Researchers have also found that the language adults use to label kids’ behavior can affect how kind and helpful they decide to be. In a 2014 study, social psychologist Christopher Bryan and his colleagues found that 3- to 6-year-olds were more likely to help adults when they were asked to be “helpers” as opposed to when they were asked “to help.” The distinction may sound subtle, but the psychological effects likely aren’t: Using the word helper may “signal that the behavior is reflective of a person’s essential underlying character,” explains Bryan, who is an assistant professor at the University of Chicago Booth School of Business. If kids adopt this helper persona—and most do, because they like to think of themselves as good—they will then behave in ways that are consistent with this identity. (In a complementary experiment conducted in adults, Bryan found that asking people not to “be cheaters” was more effective than asking them not “to cheat,” probably again because people do not want to adopt the negative cheater persona.)
Bryan’s findings parallel those from a 1980 study in which University of Toronto psychologists Joan Grusec and Erica Redler found that 7- and 8-year-olds were more likely to give away the prizes they had won to other children if the winners had been described by an adult as “a nice and helpful person” rather than told that giving the prizes away would be “a nice and helpful thing to do.” As Grusec explained to me, “It works to tell children that they have a particular kind of personality—which then promotes similar behavior in other similar situations—rather than just to focus on an isolated act.”
You may have heard, such as from this 2007 New York piece by Po Bronson, that this kind of approach could backfire, and it’s true. A study led by Andrei Cimpian at Stanford found in 2007 that kids handled criticism about their drawings more poorly if they had previously been called “good drawers” rather than told they “did a good job drawing.” One of Cimpian’s co-authors, psychologist Carol Dweck, has published other work showing that it can be problematic to praise children’s traits or abilities (you are really good at math) and that it’s better to praise for effort (it was great that you worked so hard on that math problem). The reason? These kinds of trait attributions can cause problems if kids later have trouble doing whatever they’ve been told they are good at. If you’ve praised your kid for her math ability, and she later struggles with a math problem, she may blame herself, lose confidence, or decide that she isn’t good at math after all. All this said, the “helper” label is probably fine because helping is all about effort anyway—your kid can’t ever really feel that she’s failed at it—but it might not be wise to start attributing everything awesome that your kid does to her underlying character.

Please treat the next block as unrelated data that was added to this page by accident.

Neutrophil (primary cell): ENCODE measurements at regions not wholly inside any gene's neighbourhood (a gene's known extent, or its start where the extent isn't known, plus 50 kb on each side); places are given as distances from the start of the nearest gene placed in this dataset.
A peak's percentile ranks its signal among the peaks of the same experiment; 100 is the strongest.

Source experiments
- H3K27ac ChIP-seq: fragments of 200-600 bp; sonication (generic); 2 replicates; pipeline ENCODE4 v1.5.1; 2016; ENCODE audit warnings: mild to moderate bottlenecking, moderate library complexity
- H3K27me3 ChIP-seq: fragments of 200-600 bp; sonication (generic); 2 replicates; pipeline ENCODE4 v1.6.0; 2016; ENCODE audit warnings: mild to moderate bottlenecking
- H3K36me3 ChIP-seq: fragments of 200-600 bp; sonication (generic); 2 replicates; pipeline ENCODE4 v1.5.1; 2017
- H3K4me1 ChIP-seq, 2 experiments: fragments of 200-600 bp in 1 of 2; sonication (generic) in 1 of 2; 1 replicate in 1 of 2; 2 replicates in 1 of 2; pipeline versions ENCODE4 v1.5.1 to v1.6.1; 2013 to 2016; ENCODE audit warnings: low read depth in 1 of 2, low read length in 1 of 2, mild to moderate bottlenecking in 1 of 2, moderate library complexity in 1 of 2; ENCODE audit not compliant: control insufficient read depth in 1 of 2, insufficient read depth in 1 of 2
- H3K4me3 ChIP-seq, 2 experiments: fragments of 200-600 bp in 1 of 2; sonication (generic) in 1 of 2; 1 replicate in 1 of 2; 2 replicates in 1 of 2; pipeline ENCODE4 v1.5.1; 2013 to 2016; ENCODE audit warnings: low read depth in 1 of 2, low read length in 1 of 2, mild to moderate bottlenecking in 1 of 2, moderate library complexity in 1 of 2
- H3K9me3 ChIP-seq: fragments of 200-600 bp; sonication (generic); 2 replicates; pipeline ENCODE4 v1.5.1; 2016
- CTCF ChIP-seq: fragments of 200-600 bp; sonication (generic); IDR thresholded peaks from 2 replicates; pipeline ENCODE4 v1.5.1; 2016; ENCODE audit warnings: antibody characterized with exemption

Amid all these tricks, however, keep in mind that the most powerful tool you have is you. Be a good model for your kids, because they are little copycats. A number of studies have shown that kids are more likely to share or give winnings away when they see other people do the same; other research has shown that altruistic kids tend to have altruistic parents. So offer to help friends, strangers, and family members who need it; bring your kids with you to pick out toys for the charity toy drive; volunteer at a charity event with your kids by your side. Be big-hearted, and your kids will be, too.